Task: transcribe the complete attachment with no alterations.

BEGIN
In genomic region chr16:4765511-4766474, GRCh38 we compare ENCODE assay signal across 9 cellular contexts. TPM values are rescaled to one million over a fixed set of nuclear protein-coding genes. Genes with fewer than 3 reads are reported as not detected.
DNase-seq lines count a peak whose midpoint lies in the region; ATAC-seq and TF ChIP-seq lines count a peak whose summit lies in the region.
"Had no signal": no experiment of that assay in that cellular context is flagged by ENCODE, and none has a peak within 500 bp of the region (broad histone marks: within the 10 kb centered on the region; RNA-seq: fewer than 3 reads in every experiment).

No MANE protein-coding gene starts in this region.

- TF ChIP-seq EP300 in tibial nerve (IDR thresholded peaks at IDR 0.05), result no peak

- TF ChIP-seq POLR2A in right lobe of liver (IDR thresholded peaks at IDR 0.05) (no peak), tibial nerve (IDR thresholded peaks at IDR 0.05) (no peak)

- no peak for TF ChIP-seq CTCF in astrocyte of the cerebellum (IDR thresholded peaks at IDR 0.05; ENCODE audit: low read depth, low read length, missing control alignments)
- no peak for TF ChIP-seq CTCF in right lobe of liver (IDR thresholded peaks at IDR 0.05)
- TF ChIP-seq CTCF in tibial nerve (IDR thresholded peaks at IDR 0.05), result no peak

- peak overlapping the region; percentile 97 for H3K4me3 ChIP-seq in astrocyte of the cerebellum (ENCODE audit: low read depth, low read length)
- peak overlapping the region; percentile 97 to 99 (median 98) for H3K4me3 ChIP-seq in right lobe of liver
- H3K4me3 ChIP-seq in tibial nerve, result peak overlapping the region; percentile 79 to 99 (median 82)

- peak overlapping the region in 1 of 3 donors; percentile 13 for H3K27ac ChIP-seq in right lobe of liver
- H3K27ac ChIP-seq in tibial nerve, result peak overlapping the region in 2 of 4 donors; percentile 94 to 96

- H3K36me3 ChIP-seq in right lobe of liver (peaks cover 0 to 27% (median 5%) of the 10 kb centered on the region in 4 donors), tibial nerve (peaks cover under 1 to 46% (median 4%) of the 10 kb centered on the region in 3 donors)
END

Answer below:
In genomic region chr16:4765511-4766474, GRCh38 we compare ENCODE assay signal across 9 cellular contexts. TPM values are rescaled to one million over a fixed set of nuclear protein-coding genes. Genes with fewer than 3 reads are reported as not detected.
DNase-seq lines count a peak whose midpoint lies in the region; ATAC-seq and TF ChIP-seq lines count a peak whose summit lies in the region.
"Had no signal": no experiment of that assay in that cellular context is flagged by ENCODE, and none has a peak within 500 bp of the region (broad histone marks: within the 10 kb centered on the region; RNA-seq: fewer than 3 reads in every experiment).

No MANE protein-coding gene starts in this region.

- TF ChIP-seq EP300 in tibial nerve (IDR thresholded peaks at IDR 0.05), result no peak

- TF ChIP-seq POLR2A in right lobe of liver (IDR thresholded peaks at IDR 0.05) (no peak), tibial nerve (IDR thresholded peaks at IDR 0.05) (no peak)

- no peak for TF ChIP-seq CTCF in astrocyte of the cerebellum (IDR thresholded peaks at IDR 0.05; ENCODE audit: low read depth, low read length, missing control alignments)
- no peak for TF ChIP-seq CTCF in right lobe of liver (IDR thresholded peaks at IDR 0.05)
- TF ChIP-seq CTCF in tibial nerve (IDR thresholded peaks at IDR 0.05), result no peak

- peak overlapping the region; percentile 97 for H3K4me3 ChIP-seq in astrocyte of the cerebellum (ENCODE audit: low read depth, low read length)
- peak overlapping the region; percentile 97 to 99 (median 98) for H3K4me3 ChIP-seq in right lobe of liver
- H3K4me3 ChIP-seq in tibial nerve, result peak overlapping the region; percentile 79 to 99 (median 82)

- peak overlapping the region in 1 of 3 donors; percentile 13 for H3K27ac ChIP-seq in right lobe of liver
- H3K27ac ChIP-seq in tibial nerve, result peak overlapping the region in 2 of 4 donors; percentile 94 to 96

- H3K36me3 ChIP-seq in right lobe of liver (peaks cover 0 to 27% (median 5%) of the 10 kb centered on the region in 4 donors), tibial nerve (peaks cover under 1 to 46% (median 4%) of the 10 kb centered on the region in 3 donors)